4

The words chosen by the state district court make clear that it addressed defendant's argument on the merits, rather than addressed in an advisory fashion an argument it considered waived. It noted that the argument "was not raised on direct appeal," and then went on to discuss the argument and reject it on the merits. It never stated that it was treating the argument as waived. By contrast, the district court explicitly treated petitioner's next argument as waived. In the paragraph immediately following its discussion of the constitutionality of the aggravating circumstance, it wrote, "Petitioner's contention that he had not been formally convicted of the offense against Angela Howell was not raised on the direct appealand is considered waived. NRS 177.375" (emphasis added).

5

Because the Nevada Supreme Court rejected Valerio's claim on the merits, there is no obstacle to our reviewing it on habeas corpus. "If a state appellate court overlooks the procedural default and considers an objection on the merits, the state has not relied on the procedural bar and the federal courts may review the claim."Thomas v. Hubbard, 273 F.3d 1164, 1176 (9th Cir.2002), overruled on other grounds by Payton v. Woodford, 299 F.3d 815 (9th Cir.2002) (en banc).

6

InRing v. Arizona, ___ U.S. ___, ___, 122 S.Ct. 2428, 2432, 153 L.Ed.2d 556 (2002), the Supreme Court held, on direct review of the Arizona Supreme Court, that "[c]apital defendants... are entitled to a jury determination of any fact on which the legislature conditions an increase in their maximum punishment," thereby invalidating the Arizona practice under which the trial judge acted as a factfinder to determine the existence of aggravating and mitigating circumstances at the penalty phase. The Court wrote that it overruled Walton "in relevant part." Id. The only question directly before the Court in Ring was whether a state trial judge may find aggravating and mitigating circumstances. The related question of whether a state appellate court may cure an unconstitutional jury instruction by finding an aggravating circumstance was not directly before the Court. Although it appears to us inescapable that this aspect of Walton is invalid under the rationale of Ring, we do not assume, for purposes of our analysis, that it has been overruled.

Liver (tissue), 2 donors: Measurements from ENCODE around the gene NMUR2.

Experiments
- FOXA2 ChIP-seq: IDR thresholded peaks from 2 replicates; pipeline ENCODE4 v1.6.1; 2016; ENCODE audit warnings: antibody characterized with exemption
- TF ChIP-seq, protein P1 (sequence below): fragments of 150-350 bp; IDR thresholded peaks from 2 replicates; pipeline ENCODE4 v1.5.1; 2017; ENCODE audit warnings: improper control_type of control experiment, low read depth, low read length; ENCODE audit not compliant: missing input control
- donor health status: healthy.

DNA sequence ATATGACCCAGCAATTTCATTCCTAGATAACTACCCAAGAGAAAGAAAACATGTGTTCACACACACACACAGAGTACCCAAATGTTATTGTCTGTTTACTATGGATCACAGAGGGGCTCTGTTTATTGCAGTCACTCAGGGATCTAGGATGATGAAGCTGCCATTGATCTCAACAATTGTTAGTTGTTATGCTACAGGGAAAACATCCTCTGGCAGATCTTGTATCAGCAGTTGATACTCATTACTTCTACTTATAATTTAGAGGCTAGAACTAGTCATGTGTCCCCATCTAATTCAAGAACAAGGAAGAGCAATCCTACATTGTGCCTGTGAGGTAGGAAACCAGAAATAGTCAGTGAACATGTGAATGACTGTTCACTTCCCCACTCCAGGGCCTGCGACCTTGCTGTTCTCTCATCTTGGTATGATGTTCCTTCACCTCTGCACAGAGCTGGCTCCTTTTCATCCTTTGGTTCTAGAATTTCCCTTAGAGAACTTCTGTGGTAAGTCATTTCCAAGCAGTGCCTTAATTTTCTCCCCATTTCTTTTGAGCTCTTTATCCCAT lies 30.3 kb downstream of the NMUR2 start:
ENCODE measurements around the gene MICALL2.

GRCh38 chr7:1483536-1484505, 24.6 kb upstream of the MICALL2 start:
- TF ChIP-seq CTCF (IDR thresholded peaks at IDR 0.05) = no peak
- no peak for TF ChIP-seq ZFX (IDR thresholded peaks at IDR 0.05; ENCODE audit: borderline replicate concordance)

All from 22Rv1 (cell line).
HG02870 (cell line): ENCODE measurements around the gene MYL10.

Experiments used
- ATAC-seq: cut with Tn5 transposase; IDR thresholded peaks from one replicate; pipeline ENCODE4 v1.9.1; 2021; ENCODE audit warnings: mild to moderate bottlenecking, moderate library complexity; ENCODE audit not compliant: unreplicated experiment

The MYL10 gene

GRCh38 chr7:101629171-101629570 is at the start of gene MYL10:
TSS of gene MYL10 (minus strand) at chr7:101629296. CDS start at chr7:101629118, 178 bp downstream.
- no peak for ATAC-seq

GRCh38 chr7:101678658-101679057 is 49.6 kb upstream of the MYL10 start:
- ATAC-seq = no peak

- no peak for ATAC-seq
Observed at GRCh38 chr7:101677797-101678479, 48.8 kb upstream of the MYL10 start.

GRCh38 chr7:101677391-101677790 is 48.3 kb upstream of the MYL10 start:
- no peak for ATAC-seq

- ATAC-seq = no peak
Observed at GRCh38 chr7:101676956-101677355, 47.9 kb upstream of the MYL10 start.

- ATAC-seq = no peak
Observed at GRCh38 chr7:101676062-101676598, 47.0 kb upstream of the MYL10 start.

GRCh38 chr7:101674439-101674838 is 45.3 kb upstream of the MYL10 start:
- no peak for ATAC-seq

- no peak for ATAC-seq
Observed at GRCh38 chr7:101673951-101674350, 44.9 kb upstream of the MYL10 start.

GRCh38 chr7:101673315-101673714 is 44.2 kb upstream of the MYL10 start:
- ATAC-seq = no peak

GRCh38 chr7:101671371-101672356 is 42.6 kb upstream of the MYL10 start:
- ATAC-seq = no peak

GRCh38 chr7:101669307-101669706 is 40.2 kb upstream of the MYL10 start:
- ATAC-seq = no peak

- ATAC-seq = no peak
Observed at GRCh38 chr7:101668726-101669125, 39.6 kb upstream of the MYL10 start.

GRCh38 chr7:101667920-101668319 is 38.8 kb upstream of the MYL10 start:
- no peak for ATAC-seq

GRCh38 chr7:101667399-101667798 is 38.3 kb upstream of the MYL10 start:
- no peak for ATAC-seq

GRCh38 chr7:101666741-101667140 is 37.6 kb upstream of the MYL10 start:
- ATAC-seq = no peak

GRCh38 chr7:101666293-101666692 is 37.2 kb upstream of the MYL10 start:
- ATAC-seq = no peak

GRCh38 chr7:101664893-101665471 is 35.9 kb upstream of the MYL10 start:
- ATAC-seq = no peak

We also do not reach the question of whether, if Ring overrules appellate court factfinding under Walton, that ruling is applicable on federal habeas corpus as a "watershed rule[] of criminal procedure" that "implicate[s] the fundamental fairness of the trial." Teague v. Lane, 489 U.S. 288, 311, 312, 109 S.Ct. 1060, 103 L.Ed.2d 334 (1989); 28 U.S.C. § 2254(d)(1).

7

Because the dissenting opinion does not recognize the distinction the Supreme Court has drawn between state appellate court factfinding underWalton and reweighing under Clemons, it erroneously concludes that the Supreme Court has approved appellate court factfinding under Walton when the trial court factfinder was a jury. The dissent cites no case in which the Supreme Court has approved a Walton analysis when the factfinder was a jury.